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For many people, the year 2016 was not an excellent year. However, for the legalized cannabis industry, it was an historic triumph. In November 2016, there were eight out of nine states that approved their ballot measures for the recreational use of cannabis or the medical use of cannabis. There has been ongoing cannabis research done to recognize and identify the impact of marijuana legalization.
Those who tried to obstruct the ballot for legalized marijuana did predict that it would not go through. However, society has accepted the positive effect of medical cannabis and voted to show their agreement. Millions of Americans reside in states that have made medical and recreational marijuana legal.
In fact, there are many cannabis research studies showing that the obstruction of legalizing medical marijuana may have propelled the outcome. It could be that people now had more freedom and the state earned more in tax revenue. Let's look at some of the cannabis research case studies.
Case Study #1
A cannabis research study was done on the impact of medical cannabis in the absence of sickness. There was a major finding that proved the absence from the workplace declined when a sick employee legally used medical marijuana. What kind of information was used in the study to get this result? The existing population survey was used.
This is a survey done on sixty thousand American households. This survey was done by the Census Bureau and it looked at the connection between medical marijuana legalization and employee absences in the workplace. The survey was motivated partially by a past study. This study found that the decline in alcohol consumption followed the legalization of medical cannabis. In most cases, people who drank heavily had more absences from work. Most sick employees that use medical cannabis indicated it provided relief from the symptoms that caused their workplace absences. States that accommodated the legalization of marijuana saw a decrease in employee absences.
Cannabis Research Study #2
Another study was done to find out if the legalization of medical marijuana was able to reduce the use of prescribed medication for patients with Medicare Part D. Once marijuana is legalized, states would notice a reduction of prescribed medication use. This seemed to be due to the use of the alternative, which is medical marijuana. The cannabis researchers used information on prescribed medication that was filled between 2010 and 2013 by enrollees of Medicare Part D. The information allowed the researchers to do a comparison between the number of prescribed doses per doctor in the state where marijuana is legal and the states that were not yet legalized. This cannabis research study provided enough information to conclude that medical marijuana had a positive impact on the elderly.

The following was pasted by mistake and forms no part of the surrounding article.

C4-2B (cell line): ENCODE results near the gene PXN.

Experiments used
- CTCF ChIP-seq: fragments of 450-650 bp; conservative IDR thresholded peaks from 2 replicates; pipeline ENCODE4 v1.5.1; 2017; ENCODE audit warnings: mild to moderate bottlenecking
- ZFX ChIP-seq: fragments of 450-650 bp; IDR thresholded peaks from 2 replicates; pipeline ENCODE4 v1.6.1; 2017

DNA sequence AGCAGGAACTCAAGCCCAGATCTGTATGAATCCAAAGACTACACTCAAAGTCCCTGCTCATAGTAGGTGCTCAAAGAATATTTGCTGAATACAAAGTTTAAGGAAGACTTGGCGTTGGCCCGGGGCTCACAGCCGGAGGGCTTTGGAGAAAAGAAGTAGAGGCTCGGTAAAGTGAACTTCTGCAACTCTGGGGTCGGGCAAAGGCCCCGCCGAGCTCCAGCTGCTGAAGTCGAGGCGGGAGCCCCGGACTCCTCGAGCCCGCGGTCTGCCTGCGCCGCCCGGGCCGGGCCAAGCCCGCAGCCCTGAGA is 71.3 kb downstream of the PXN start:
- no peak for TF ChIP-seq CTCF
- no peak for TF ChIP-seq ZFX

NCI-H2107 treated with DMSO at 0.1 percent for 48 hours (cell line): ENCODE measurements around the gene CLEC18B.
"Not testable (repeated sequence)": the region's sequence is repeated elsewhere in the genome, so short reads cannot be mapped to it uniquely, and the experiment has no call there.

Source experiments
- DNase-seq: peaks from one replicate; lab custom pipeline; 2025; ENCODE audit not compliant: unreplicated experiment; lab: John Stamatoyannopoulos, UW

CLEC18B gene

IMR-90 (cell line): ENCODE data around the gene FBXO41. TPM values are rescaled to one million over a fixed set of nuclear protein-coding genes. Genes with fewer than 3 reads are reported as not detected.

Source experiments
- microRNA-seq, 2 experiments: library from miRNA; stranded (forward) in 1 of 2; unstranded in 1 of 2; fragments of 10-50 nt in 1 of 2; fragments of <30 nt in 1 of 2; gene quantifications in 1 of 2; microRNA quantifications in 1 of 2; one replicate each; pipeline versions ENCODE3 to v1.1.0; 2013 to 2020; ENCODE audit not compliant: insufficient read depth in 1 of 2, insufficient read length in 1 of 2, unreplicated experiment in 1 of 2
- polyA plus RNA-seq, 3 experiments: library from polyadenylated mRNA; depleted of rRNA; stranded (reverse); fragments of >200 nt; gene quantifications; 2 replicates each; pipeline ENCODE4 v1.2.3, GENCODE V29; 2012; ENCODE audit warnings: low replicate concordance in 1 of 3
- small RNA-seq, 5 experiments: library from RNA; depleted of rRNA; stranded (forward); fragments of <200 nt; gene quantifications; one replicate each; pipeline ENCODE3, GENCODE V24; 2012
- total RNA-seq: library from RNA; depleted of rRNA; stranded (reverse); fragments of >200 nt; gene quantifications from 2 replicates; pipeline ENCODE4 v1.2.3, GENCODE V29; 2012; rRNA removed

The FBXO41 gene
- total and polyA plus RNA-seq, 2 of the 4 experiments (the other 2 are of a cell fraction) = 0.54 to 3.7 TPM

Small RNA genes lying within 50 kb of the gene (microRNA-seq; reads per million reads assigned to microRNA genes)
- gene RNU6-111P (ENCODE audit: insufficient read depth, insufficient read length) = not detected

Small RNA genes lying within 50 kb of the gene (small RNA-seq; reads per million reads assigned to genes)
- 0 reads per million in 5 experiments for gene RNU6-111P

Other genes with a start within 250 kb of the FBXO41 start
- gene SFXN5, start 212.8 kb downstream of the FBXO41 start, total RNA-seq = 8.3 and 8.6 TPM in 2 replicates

Cannabis Research Study #3
The third cannabis research study included teenagers who used cannabis and the results. It was found from the research that when cannabis is legalized, it did not increase the use of illegal drugs. Instead, people noticed a decline. Wonder why this is the case? With marijuana legalization, teens may have realized the consequences and penalties of not abiding by the new laws since in most states, the law required an age requirement of 21 years.
Cannabis Research Study #4
A cohort cannabis research study was done to find out what the educational and IQ results would be for teenagers who used cannabis. The study could not find the connection between IQ and a teenager's marijuana use. There may have been additional variables since some teens use cigarettes too. The questions is whether the use of cannabis over a period of time in adolescence has any cognitive effect over time. Cannabis research studies are still ongoing to find out more. If you want to know more about cannabis research studies, go to the Cannabis Training University.